By Kate Daley-Bailey
While the term ‘hagiography’ may not appear in the average American’s day to day lexicon, this genre of religious literature, a type of spiritual biography of a Christian saint, proves to be an enduringly fascinating corpus. One such hagiography, the life of St. Mary/St. Marinos, stands out for numerous reasons. This saint’s dual names, one feminine and one masculine, might pique one’s interest. St. Mary/ Marinos’ story places her in the company of extraordinary women, a group known as the ‘transvestite nuns,’ holy women who disguised themselves as men in order to enter monasteries. Here is a very brief synopsis of her story:
Eugenios and his wife, both pious Christians, have a daughter whom they name Mary. After his wife’s death, Eugenios takes charge of his young daughter and raises Mary to live a devout life. Her father decides one day to enter a monastery, leaving all his worldly possessions to his daughter, but Mary begs her father to allow her to go with him to the monastery. He explains that there is no way for her to follow him because it is through the female sex that the devil continues to wage war on the righteous. Mary announces that she will cut her hair, dress as a man, and take the masculine form of her name (Marinos) so that she may go with him into monastic life. Mary and her father live in the monastery for many years where she gains a reputation for asceticism, humility, and the gift of healing. Some monks believed she was a eunuch, accounting for her lack of beard and her feminine voice. Eugenios passes away and Mary continues to live among the other monks, still disguised as a male.
Mary is later sent out, as many monks were, to minister to the greater monastic community outside their walls. The monks who traveled were known to stop at a particular inn, midway on their journey. One day, while Mary was away from the monastery, the innkeeper’s daughter was deflowered and impregnated by a soldier. The soldier convinced the innkeeper’s daughter to lie to her father and say that it was the young monk, Marinos, who impregnated her. Once the innkeeper learned of this, he went to the father superior and berated him for Marinos’ behavior.
The young monk (Mary) does not deny the charges and the father superior expels ‘him’ from the monastery. Later, the innkeeper comes to the monk (Mary) and gives ‘him’ the infant son to whom his daughter had given birth to after the supposed affair. After three years of exile, fellow monks in the monastery convince the father superior to accept the monk and ‘his’ young son back into the monastery. The child grows into a man and takes the habit himself… living in the monastery with his ‘father.’
One day, Marinos is found dead in ‘his’ cell and ‘his’ body is taken to be washed and prepared for burial. Those preparing the body start shrieking when they unclothe the body and find out that Marinos was a woman. The father superior runs to see what the shouting is about and learns the startling truth. He falls at the feet of the corpse and begs forgiveness from Mary/Marinos. The father superior summons the innkeeper and informs him of the monk’s true identity. Upon seeing the body, the innkeeper too laments his actions. The monastery buried her, singing hymns and psalms. The innkeeper’s daughter appears before the tomb of St. Mary, possessed by a demon, and she confesses that it was indeed the soldier, and not the ‘monk’ who made her with child. After her confession, the innkeeper’s daughter is healed and everyone marvels at this great miracle. The hagiography closes with a call for the Christian community to emulate Mary and her patience so that they too may, upon the Day of Judgment, receive mercy from the Lord Jesus Christ.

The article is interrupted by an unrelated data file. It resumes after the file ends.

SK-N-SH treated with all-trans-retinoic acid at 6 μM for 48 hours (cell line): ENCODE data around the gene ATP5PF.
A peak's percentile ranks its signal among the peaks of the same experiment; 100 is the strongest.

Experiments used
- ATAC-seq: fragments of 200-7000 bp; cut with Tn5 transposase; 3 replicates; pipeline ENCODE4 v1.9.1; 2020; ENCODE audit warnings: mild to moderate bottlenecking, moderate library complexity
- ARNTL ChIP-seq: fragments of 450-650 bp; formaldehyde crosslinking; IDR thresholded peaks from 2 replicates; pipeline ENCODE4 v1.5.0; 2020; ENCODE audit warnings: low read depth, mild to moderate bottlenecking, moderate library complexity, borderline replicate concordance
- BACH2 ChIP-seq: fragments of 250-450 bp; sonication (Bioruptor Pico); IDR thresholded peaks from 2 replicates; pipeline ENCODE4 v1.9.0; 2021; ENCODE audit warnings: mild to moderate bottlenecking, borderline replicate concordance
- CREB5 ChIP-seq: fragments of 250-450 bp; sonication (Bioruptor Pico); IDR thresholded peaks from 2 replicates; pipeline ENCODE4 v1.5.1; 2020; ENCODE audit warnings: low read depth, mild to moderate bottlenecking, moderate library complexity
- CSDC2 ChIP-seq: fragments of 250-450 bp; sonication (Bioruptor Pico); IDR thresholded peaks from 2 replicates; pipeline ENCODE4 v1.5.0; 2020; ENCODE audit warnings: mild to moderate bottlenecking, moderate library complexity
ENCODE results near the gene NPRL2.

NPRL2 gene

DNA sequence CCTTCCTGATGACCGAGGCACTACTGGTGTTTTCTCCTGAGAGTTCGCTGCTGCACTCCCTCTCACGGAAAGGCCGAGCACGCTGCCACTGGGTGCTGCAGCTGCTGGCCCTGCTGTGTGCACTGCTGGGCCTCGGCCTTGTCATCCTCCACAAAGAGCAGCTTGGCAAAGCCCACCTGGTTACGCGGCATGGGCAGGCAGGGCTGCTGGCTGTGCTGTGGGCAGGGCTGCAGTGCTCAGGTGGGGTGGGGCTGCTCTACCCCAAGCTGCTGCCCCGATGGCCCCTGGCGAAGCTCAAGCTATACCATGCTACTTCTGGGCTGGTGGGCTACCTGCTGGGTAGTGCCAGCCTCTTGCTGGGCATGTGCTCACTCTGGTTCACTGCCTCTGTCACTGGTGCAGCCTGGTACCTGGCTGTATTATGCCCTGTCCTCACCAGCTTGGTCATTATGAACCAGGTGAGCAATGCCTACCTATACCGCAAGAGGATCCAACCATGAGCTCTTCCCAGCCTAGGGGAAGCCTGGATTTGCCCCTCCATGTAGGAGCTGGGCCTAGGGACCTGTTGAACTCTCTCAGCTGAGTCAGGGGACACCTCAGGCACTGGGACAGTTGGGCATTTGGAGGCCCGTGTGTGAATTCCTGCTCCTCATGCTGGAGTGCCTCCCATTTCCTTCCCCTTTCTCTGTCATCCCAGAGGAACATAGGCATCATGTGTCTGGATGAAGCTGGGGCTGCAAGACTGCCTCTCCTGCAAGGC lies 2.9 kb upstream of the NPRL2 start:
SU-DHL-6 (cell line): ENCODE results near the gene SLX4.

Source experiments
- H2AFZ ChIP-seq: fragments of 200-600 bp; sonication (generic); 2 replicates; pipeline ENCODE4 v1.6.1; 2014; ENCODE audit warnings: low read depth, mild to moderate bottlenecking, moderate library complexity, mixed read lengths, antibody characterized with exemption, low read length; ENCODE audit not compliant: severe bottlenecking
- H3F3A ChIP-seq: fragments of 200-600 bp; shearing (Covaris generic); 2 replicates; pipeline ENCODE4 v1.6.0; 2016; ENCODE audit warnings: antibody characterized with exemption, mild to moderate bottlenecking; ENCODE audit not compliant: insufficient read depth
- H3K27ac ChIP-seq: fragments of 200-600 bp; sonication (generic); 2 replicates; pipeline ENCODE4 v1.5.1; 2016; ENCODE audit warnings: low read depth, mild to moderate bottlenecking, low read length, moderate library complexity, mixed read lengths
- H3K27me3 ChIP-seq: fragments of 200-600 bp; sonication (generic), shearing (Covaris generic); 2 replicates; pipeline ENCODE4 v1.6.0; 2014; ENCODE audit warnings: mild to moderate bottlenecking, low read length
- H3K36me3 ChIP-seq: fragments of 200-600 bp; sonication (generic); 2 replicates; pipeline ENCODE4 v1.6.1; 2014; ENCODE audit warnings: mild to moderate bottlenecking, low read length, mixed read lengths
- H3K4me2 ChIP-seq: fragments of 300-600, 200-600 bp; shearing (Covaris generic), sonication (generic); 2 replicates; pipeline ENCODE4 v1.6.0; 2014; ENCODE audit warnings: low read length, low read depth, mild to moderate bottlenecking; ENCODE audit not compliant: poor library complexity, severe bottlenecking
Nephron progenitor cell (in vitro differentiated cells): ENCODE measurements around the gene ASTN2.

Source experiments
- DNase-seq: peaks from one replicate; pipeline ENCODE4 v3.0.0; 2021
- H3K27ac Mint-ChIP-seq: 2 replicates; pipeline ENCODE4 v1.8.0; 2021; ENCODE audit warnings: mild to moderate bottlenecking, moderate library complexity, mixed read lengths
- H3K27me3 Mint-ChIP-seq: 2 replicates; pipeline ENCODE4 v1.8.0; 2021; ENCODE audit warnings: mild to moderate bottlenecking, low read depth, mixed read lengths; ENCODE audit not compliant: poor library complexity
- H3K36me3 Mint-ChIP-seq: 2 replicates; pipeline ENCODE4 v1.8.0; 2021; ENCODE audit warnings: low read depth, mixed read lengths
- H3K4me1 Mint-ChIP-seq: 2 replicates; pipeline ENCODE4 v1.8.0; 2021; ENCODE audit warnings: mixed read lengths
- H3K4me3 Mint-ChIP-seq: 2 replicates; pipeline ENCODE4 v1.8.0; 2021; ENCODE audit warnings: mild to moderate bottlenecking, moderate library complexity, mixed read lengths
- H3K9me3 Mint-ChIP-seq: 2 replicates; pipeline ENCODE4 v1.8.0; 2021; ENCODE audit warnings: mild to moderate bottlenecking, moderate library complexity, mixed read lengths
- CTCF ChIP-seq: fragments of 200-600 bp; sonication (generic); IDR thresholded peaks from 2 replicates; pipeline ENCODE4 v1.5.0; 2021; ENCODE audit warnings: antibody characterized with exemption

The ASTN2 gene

Although St. Mary’s hagiography doesn’t give readers much specific historical information about the saint herself, it does provide us with some compelling insights. Scholars suggest that the original text was written in Greek and dates, roughly, from the 6th to 7th century Common Era. Perhaps one of the most startling aspects of St. Mary/ St. Marinos’ hagiography is where the three surviving manuscripts of the text reside. The monasteries of Mount Athos, located in northeastern Greece, are infamous for their strict exclusion of women, which oddly extends even to females of the animal species. Surprisingly, the only surviving copies of St. Mary/St Marino’s story are located in a sacred place famous for its exclusion of women. This peculiar twist seems to add to the mystery of this remarkable woman’s story.
Article: “Crossed Texts, Crossed Sex: Intertextuality and Gender in Early Christian Legends of Holy Women Disguised as Men” by Stephen J. Davis in the The Journal of Early Christian Stories, Volume 10, Number 1, Spring 2002, pg. 1-36, Published by The John Hopkins University Press
Book: Holy Women of Byzantium: Ten Saints’ Lives in English Translation edited by Alice-Mary Talbot, No. 1 in the series Byzantium Saints’ Lives in Translation, Published by Dumbarton Oaks Research Library and Collection, Washington, D.C., 1996 (Life of St. Mary/Marinos translated by Nicholas Constas